Driven by higher ticket prices and fuller ships, Carnival
Corp. had net income of $605 million in the second quarter, up from $222
million a year earlier.
Net revenue yields rose 3.6%, significantly higher than the
range of 1.5% to 2.5% in the company’s earlier forecast.
The results came despite a currency-exchange drag and fuel
price increase equal to $127 million.
“This was among the
most remarkable quarters in the history of the company,” said CEO Arnold
Donald, citing not only the earnings but the introduction of three new
flagships (Carnival Vista, Holland America Line’s Koningsdam and the AidaPrima)
and the historic launch of Cuba cruises by the new Fathom brand.
Carnival’s revenue advanced slightly to $3.7 billion from
The increase in yield was a combination of a 3.5% increase
in ticket prices and a 4% rise in onboard spending, CFO David Bernstein said.
Prices for Europe cruises on Carnival’s North America brands
are lower although occupancies are up, Bernstein said.
Donald positioned the decision by Britain to leave the
European Union as a boost for Cunard Line and P&O Cruises because their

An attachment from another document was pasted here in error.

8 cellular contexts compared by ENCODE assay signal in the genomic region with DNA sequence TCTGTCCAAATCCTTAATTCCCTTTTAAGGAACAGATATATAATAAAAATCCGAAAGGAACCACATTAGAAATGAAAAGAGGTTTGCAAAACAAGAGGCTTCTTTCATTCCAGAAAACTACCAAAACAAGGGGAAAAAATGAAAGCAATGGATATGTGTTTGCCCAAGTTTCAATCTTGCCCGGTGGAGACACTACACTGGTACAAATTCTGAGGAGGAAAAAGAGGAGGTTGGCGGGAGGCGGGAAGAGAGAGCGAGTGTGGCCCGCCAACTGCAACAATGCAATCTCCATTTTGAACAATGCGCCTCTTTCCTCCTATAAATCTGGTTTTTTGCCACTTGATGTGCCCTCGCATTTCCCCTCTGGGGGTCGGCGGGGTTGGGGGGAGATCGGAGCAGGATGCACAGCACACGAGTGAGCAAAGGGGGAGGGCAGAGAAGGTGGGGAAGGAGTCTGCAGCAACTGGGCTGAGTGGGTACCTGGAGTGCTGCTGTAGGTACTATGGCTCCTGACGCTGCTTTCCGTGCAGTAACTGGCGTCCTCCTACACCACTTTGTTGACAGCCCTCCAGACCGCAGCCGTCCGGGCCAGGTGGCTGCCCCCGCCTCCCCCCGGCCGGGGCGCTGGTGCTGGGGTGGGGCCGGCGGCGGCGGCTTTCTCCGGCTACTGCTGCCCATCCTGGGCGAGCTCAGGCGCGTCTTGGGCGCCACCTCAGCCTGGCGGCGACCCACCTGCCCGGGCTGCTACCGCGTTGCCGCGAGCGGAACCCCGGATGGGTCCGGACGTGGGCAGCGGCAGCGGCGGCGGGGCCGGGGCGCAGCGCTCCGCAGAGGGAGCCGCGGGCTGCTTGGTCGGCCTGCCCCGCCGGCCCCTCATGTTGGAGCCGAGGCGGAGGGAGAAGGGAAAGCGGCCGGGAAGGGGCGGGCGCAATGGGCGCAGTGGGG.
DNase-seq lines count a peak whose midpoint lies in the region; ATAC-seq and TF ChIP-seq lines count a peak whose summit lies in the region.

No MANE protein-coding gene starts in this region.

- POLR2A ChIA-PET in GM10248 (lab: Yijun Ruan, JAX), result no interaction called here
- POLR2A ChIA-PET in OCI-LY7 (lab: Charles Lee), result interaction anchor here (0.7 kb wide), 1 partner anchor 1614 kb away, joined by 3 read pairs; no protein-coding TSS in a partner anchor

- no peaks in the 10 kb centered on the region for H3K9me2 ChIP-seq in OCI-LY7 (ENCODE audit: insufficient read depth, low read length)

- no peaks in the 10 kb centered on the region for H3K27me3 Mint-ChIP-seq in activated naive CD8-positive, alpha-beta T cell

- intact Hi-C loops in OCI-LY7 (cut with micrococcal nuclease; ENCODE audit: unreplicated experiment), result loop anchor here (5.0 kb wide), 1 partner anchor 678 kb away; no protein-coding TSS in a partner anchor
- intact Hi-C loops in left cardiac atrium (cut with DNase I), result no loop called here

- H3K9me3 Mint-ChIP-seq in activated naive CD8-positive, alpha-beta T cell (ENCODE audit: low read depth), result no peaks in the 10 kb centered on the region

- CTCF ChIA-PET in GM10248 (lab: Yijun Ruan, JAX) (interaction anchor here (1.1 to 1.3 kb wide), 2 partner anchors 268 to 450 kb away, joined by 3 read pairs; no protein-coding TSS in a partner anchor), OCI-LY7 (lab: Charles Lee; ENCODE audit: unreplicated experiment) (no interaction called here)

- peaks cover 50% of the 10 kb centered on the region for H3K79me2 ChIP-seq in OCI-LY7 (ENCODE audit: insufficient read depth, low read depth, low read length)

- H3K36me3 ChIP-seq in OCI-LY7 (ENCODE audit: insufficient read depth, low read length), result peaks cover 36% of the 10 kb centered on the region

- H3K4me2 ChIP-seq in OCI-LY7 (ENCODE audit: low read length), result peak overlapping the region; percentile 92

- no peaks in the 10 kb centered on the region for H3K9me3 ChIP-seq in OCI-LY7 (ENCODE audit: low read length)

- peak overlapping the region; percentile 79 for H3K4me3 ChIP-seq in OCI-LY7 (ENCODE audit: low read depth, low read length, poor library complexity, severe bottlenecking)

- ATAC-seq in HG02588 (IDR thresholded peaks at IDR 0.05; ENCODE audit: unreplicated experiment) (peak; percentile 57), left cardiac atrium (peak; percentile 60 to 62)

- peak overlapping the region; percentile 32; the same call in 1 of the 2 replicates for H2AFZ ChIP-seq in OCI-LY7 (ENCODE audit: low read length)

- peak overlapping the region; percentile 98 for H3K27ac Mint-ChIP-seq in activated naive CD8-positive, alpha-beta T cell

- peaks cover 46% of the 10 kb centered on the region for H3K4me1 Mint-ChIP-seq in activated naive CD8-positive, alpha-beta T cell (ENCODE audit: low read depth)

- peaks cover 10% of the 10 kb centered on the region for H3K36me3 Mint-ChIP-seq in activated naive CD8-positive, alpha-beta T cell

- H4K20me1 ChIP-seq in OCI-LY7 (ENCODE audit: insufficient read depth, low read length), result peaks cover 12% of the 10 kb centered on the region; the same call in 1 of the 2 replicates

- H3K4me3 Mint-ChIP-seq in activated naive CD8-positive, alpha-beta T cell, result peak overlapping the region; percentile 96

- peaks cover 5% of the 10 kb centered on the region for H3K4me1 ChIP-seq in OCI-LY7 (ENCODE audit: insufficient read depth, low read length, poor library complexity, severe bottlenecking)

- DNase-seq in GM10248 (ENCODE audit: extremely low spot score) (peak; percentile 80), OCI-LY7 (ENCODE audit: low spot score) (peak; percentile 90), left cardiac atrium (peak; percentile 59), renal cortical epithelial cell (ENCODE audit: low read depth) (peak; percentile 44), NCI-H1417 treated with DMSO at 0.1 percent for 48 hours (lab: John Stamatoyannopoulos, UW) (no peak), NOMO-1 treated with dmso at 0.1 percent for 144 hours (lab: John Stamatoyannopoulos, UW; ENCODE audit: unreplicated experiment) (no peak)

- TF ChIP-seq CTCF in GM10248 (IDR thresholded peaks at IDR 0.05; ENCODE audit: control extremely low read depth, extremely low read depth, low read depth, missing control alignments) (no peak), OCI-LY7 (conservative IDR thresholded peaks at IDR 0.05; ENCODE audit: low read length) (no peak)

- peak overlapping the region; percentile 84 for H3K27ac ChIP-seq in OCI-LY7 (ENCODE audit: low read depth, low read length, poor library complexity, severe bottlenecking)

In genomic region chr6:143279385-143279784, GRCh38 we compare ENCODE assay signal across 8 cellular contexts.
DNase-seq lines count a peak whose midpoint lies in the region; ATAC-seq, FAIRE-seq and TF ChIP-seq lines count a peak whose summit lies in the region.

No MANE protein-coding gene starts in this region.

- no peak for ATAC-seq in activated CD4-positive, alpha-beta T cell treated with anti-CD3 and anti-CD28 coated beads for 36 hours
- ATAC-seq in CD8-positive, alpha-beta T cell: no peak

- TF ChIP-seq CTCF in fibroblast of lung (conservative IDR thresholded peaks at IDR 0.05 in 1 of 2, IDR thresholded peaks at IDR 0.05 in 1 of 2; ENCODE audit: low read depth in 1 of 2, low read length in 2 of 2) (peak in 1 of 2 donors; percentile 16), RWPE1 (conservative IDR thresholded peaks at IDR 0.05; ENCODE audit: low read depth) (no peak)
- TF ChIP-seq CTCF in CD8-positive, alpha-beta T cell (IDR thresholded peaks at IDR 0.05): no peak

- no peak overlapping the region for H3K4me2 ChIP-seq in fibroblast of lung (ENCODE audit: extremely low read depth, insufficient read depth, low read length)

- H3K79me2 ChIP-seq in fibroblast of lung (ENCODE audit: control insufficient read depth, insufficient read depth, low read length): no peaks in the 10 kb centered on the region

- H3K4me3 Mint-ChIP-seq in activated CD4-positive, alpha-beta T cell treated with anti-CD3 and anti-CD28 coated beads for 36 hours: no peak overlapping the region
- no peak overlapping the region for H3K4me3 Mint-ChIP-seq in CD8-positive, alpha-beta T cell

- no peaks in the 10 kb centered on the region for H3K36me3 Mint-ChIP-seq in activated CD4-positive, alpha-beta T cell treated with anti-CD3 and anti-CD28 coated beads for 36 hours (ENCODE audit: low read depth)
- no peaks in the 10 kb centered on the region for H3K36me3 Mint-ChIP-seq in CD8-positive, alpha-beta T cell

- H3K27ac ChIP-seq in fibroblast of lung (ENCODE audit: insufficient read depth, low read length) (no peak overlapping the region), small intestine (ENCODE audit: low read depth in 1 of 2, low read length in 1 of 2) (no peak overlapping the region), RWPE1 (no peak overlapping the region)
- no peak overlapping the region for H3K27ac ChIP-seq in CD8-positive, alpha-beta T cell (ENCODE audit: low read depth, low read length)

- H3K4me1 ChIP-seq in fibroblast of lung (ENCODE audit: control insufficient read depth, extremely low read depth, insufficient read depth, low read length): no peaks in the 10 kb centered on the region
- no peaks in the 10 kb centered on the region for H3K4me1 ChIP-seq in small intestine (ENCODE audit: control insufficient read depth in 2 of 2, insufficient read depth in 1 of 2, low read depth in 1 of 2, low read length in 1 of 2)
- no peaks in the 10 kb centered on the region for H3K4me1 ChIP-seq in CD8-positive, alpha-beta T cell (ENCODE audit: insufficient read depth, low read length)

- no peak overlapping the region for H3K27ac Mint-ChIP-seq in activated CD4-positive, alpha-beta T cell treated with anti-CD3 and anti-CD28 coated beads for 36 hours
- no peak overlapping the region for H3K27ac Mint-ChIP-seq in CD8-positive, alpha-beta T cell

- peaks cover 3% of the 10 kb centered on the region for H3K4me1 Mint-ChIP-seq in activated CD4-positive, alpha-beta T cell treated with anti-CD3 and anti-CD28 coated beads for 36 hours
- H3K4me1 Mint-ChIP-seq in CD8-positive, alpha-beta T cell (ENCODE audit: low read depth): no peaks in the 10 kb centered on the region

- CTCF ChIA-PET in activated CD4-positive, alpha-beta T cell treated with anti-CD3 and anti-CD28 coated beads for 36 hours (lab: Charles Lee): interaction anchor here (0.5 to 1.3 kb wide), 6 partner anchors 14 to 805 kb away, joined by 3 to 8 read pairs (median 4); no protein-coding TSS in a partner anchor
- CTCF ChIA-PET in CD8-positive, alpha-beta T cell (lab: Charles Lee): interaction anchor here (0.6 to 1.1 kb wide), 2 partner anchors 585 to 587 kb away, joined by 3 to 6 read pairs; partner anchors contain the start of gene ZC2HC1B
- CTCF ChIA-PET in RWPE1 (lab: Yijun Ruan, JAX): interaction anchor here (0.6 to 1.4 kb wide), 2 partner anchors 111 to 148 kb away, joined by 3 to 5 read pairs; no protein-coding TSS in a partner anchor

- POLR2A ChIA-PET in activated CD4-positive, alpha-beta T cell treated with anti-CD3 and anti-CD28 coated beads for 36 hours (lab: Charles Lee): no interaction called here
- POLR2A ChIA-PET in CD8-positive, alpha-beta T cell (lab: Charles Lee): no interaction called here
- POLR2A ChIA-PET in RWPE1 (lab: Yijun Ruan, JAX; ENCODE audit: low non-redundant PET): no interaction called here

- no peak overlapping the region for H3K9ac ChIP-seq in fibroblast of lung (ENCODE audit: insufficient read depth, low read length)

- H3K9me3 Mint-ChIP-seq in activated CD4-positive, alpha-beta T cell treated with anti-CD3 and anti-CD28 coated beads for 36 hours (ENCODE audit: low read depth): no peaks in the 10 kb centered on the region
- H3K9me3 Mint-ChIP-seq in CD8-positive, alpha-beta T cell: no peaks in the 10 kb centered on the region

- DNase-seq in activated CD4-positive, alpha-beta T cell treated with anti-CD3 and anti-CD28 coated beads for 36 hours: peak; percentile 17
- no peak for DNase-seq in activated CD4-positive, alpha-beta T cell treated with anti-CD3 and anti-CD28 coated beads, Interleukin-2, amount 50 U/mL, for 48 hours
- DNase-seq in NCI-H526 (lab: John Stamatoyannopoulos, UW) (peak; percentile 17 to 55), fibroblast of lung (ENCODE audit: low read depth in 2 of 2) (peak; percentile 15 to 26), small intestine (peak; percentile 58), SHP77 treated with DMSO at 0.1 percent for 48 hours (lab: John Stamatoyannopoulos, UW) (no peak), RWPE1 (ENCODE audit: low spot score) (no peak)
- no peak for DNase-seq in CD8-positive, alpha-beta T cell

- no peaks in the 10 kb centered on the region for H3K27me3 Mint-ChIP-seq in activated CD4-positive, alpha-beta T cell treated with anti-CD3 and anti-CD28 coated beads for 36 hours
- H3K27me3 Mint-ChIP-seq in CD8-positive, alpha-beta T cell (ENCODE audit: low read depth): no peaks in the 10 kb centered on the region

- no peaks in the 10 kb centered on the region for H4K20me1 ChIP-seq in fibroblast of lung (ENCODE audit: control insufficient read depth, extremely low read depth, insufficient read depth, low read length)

fares in the weakened pound sterling are now more competitive with land
vacations abroad for British travelers.
Bernstein said every change of 10% or more in the pound’s
value has an effect of about 8 cents a share, or about $60 million, on
Carnival’s full-year results.
Donald said Carnival has looked at its U.K and European
forecasts in light of the Brexit vote. “At this point, we have no reason to
adjust anything,” he said.
Cruise stocks, including Carnival’s, were hit harder than
the market in general after the British vote. After the earnings release,
Carnival shares were up more than 4% but were up less than 0.25% by 11:30 am
Asked about the future development of Fathom, Donald said
that its cruises to the Dominican Republic are geared toward a “travel segment
rather than cruise,” and that Carnival’s ability to access that segment is “challenging.”
He said Cuba sailings on Fathom have been successful and are very strongly
booked for fall, but that there are still unsold cabins on summer departures.
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